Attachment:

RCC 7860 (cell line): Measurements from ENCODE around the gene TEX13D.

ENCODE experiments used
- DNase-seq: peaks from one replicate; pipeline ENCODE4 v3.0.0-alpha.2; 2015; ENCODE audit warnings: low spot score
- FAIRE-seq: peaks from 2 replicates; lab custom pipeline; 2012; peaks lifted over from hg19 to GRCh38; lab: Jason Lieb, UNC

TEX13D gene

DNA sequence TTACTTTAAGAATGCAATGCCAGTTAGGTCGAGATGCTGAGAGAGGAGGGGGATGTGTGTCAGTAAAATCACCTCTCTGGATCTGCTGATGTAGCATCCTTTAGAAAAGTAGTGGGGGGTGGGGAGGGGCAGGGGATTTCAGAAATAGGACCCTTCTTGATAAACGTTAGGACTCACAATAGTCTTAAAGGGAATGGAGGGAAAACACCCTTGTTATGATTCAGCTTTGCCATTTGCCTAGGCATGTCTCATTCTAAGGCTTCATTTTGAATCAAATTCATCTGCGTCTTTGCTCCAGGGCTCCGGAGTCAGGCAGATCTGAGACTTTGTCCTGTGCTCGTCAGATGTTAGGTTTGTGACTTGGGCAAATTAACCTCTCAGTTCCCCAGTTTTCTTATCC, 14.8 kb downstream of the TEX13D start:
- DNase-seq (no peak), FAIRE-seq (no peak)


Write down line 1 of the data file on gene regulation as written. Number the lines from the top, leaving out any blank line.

RCC 7860 (cell line): Measurements from ENCODE around the gene TEX13D.